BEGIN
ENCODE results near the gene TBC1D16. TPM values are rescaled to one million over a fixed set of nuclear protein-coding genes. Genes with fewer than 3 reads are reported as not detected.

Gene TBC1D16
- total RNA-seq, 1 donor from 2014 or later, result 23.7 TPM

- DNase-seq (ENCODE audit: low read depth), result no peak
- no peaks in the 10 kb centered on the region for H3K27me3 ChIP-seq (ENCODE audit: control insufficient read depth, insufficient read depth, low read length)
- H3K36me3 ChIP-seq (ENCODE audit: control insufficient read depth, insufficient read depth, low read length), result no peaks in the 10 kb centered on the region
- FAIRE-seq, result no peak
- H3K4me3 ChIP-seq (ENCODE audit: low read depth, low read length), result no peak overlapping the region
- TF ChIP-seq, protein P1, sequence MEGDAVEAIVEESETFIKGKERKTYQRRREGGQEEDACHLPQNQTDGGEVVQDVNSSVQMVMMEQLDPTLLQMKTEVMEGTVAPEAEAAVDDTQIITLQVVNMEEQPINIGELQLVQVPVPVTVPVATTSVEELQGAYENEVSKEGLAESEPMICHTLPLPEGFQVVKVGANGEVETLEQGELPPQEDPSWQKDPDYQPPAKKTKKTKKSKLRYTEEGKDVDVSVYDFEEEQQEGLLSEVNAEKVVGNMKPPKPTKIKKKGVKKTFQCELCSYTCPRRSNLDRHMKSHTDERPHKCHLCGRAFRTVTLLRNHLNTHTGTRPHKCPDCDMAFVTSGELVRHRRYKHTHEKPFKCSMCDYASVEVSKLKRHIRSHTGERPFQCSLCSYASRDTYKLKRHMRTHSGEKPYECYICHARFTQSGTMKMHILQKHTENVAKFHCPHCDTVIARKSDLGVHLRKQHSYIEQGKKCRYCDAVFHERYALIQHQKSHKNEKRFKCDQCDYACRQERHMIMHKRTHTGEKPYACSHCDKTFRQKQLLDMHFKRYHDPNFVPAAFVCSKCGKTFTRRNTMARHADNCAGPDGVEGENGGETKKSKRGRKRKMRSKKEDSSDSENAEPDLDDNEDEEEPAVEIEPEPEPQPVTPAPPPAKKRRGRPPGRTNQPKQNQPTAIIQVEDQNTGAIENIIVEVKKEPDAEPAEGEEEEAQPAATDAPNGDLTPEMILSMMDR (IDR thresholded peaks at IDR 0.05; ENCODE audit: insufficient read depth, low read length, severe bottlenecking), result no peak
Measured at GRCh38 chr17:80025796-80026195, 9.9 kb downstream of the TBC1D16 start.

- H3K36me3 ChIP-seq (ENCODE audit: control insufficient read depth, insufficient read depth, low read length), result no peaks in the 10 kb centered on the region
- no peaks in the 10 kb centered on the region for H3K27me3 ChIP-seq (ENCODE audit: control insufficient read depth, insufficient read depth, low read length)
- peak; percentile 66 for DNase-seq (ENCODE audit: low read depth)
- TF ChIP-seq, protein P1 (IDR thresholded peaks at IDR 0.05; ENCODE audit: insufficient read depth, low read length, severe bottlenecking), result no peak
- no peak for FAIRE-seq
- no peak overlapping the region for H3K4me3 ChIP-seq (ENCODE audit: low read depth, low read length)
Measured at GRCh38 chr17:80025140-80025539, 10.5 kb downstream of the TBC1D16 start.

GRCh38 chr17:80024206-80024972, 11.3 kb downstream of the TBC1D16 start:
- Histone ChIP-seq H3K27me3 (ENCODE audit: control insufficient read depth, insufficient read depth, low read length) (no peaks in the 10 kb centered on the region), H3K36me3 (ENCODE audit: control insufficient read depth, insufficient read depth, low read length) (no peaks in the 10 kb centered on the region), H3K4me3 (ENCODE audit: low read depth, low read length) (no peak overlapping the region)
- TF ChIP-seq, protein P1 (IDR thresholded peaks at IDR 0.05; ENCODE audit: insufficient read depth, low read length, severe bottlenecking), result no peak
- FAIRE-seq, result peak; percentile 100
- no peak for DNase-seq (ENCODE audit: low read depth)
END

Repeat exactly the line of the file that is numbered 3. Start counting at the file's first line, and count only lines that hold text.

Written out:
- total RNA-seq, 1 donor from 2014 or later, result 23.7 TPM